Thanks for sharing this, I hadn't seen that thread. One should note that is for FULL scans which, to me, seem hardly necessary to do regularly. Do you expect similar improvement for regular (i.e., update) scans?

Lastly, and most importantly, I don't fully understand why people care about scan performance at all. Why don't people schedule full scans for times you don't need to access the system? Full scans are necessary infrequently anyway. Instead, if all you did was adding a few albums to your collection which you want to listen to right away, all that's required is an update scans. And, from all setups I've seen thus far, update scans are pretty fast.

In summary, I think spending time and money towards improving scan time give you little bang for your buck.

mherger
2015-04-01, 23:57
> Thanks for sharing this, I hadn't seen that thread. One should note that
> is for FULL scans which, to me, seem hardly necessary to do regularly.
> Do you expect similar improvement for regular (i.e., update) scans?

Yes, update scans did improve as well, at least when running the
external scanner (which in 7.9 is true most of the time).

> Lastly, and most importantly, I don't fully understand why people care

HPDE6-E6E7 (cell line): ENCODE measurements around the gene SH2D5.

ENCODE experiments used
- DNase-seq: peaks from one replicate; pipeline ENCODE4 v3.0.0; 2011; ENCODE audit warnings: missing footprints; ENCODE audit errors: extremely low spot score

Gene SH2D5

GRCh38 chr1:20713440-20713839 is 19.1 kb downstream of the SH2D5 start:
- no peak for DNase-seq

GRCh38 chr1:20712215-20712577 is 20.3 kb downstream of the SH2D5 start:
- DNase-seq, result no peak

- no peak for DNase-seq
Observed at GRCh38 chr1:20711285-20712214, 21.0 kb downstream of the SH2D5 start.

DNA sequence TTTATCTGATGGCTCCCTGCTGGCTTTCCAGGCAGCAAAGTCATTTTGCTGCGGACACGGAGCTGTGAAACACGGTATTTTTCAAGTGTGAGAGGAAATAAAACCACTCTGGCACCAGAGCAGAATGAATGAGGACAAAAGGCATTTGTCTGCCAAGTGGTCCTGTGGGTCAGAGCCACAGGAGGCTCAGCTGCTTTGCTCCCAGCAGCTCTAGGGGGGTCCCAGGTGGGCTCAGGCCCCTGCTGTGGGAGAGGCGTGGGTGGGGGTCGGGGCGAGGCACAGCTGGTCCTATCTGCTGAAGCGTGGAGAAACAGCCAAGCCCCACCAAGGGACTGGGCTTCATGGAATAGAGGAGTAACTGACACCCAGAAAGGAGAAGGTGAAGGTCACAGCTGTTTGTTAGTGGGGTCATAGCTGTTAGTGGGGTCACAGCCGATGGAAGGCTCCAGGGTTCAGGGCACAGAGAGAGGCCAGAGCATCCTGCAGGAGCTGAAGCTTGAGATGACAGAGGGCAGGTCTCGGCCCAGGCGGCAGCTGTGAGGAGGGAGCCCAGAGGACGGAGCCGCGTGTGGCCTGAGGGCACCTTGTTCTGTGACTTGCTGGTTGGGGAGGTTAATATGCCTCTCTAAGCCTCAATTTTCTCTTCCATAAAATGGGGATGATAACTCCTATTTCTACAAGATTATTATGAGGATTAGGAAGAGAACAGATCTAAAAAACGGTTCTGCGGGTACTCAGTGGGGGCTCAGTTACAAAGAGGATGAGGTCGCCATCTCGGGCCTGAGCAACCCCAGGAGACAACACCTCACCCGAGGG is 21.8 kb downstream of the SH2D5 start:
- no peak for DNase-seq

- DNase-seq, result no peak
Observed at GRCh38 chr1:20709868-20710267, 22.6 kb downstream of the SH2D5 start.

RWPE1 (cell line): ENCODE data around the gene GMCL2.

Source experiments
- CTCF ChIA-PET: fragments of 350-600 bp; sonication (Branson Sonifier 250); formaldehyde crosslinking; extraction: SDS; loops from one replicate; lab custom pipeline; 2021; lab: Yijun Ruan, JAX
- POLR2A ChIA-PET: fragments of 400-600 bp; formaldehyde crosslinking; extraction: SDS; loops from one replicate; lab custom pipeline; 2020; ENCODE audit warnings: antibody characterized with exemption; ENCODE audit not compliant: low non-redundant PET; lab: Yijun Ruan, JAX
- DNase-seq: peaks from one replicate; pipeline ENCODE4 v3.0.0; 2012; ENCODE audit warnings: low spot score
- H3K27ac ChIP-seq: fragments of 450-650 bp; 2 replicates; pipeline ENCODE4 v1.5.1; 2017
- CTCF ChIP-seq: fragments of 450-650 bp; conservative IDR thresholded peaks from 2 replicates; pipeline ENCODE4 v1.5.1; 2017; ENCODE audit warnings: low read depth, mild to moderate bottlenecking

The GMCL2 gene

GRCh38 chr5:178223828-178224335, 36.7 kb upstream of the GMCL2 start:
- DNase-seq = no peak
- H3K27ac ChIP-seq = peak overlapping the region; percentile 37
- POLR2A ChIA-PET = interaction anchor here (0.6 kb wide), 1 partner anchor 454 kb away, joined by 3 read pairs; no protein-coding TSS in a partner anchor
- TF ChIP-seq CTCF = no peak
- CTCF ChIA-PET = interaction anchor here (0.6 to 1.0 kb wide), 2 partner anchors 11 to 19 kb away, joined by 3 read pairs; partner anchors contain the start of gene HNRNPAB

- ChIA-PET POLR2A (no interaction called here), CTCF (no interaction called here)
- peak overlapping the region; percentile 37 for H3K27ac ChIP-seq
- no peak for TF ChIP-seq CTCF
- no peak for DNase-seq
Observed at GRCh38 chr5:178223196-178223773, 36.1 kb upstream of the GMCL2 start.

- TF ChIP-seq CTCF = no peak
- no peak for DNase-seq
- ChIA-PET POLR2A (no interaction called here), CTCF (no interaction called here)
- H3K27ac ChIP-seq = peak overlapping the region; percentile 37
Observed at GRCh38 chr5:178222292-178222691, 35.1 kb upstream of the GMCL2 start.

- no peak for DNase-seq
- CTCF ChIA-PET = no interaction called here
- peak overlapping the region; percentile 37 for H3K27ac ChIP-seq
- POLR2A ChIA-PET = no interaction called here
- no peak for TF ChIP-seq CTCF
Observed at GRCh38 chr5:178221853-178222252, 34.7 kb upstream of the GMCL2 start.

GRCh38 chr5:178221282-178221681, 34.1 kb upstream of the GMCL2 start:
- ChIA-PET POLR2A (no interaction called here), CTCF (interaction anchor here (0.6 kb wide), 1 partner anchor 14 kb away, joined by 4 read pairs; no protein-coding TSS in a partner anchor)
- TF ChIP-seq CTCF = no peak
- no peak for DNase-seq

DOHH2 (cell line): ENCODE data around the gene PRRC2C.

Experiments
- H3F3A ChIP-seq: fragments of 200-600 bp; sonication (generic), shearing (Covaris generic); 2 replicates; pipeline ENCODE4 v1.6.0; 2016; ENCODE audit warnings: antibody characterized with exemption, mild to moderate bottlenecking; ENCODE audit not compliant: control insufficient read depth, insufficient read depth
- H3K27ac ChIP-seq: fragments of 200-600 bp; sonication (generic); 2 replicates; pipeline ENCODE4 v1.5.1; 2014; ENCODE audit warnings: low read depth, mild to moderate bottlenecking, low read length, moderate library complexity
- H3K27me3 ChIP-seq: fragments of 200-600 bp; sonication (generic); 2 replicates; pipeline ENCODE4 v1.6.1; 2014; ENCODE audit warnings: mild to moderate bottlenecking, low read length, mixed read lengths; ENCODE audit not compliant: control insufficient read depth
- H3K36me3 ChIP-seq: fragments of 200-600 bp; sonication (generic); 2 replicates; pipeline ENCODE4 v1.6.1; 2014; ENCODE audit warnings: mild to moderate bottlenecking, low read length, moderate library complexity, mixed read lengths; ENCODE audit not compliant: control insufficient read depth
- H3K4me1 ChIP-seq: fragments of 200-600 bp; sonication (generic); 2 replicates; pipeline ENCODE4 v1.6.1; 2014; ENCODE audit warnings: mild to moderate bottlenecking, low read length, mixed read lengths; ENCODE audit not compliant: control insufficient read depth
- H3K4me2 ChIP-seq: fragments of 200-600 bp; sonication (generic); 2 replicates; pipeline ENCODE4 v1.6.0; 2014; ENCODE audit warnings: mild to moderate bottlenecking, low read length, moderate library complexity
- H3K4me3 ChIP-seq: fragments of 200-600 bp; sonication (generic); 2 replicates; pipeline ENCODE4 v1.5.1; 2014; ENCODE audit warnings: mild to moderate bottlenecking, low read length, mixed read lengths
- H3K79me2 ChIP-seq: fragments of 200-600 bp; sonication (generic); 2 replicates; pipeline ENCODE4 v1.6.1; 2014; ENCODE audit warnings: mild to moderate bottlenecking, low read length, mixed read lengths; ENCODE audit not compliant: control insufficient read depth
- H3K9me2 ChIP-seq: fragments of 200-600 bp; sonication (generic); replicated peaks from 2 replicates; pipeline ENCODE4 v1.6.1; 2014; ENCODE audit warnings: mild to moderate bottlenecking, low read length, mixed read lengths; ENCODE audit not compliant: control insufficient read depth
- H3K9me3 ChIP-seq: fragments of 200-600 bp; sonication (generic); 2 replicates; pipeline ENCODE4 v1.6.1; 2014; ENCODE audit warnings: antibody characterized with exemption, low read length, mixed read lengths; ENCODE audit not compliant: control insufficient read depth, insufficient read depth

> about scan performance at all. Why don't people schedule full scans for
> times you don't need to access the system?

Because if your system takes 14h for a full scan (as mentioned in that
other thread), then it's hard to find that time. And because I want to
run the scan NOW, and I want it do be done NOW, too :-).

> In summary, I think spending time and money towards improving scan time
> give you little bang for your buck.

Now comes the interesting question: where would you like to see the
bucks spent?

--

Michael

DJanGo
2015-04-02, 02:11
Now comes the interesting question: where would you like to see the
bucks spent?
Michael

I would spend my bucks/time to clean up the tags, remove idv1 / ape and so on.